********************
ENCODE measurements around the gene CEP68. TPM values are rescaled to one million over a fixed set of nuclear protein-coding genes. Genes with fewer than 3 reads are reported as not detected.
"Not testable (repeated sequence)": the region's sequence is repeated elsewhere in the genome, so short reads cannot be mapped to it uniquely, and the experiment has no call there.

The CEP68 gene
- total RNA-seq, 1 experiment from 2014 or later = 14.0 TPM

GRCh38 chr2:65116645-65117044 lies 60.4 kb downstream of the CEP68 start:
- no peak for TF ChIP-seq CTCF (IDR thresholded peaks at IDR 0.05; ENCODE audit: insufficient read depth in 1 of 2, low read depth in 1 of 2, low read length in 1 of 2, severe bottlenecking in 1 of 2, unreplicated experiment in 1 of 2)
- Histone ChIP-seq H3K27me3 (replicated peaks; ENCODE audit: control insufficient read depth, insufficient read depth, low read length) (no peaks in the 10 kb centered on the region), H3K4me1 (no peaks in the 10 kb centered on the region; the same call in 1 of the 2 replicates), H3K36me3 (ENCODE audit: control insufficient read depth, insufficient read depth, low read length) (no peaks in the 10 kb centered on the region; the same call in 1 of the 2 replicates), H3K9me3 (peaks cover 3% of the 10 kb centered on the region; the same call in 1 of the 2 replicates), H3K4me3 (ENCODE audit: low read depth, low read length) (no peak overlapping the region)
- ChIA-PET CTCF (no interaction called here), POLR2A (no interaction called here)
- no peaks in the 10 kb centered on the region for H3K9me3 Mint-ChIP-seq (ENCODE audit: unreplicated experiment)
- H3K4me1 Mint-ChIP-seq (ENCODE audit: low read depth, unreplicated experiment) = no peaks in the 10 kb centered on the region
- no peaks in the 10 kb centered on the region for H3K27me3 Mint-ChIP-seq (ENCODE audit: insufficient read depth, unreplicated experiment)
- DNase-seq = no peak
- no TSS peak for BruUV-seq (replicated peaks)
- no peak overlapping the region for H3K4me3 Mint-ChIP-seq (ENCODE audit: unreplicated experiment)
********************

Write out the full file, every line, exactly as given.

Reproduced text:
ENCODE measurements around the gene CEP68. TPM values are rescaled to one million over a fixed set of nuclear protein-coding genes. Genes with fewer than 3 reads are reported as not detected.
"Not testable (repeated sequence)": the region's sequence is repeated elsewhere in the genome, so short reads cannot be mapped to it uniquely, and the experiment has no call there.

The CEP68 gene
- total RNA-seq, 1 experiment from 2014 or later = 14.0 TPM

GRCh38 chr2:65116645-65117044 lies 60.4 kb downstream of the CEP68 start:
- no peak for TF ChIP-seq CTCF (IDR thresholded peaks at IDR 0.05; ENCODE audit: insufficient read depth in 1 of 2, low read depth in 1 of 2, low read length in 1 of 2, severe bottlenecking in 1 of 2, unreplicated experiment in 1 of 2)
- Histone ChIP-seq H3K27me3 (replicated peaks; ENCODE audit: control insufficient read depth, insufficient read depth, low read length) (no peaks in the 10 kb centered on the region), H3K4me1 (no peaks in the 10 kb centered on the region; the same call in 1 of the 2 replicates), H3K36me3 (ENCODE audit: control insufficient read depth, insufficient read depth, low read length) (no peaks in the 10 kb centered on the region; the same call in 1 of the 2 replicates), H3K9me3 (peaks cover 3% of the 10 kb centered on the region; the same call in 1 of the 2 replicates), H3K4me3 (ENCODE audit: low read depth, low read length) (no peak overlapping the region)
- ChIA-PET CTCF (no interaction called here), POLR2A (no interaction called here)
- no peaks in the 10 kb centered on the region for H3K9me3 Mint-ChIP-seq (ENCODE audit: unreplicated experiment)
- H3K4me1 Mint-ChIP-seq (ENCODE audit: low read depth, unreplicated experiment) = no peaks in the 10 kb centered on the region
- no peaks in the 10 kb centered on the region for H3K27me3 Mint-ChIP-seq (ENCODE audit: insufficient read depth, unreplicated experiment)
- DNase-seq = no peak
- no TSS peak for BruUV-seq (replicated peaks)
- no peak overlapping the region for H3K4me3 Mint-ChIP-seq (ENCODE audit: unreplicated experiment)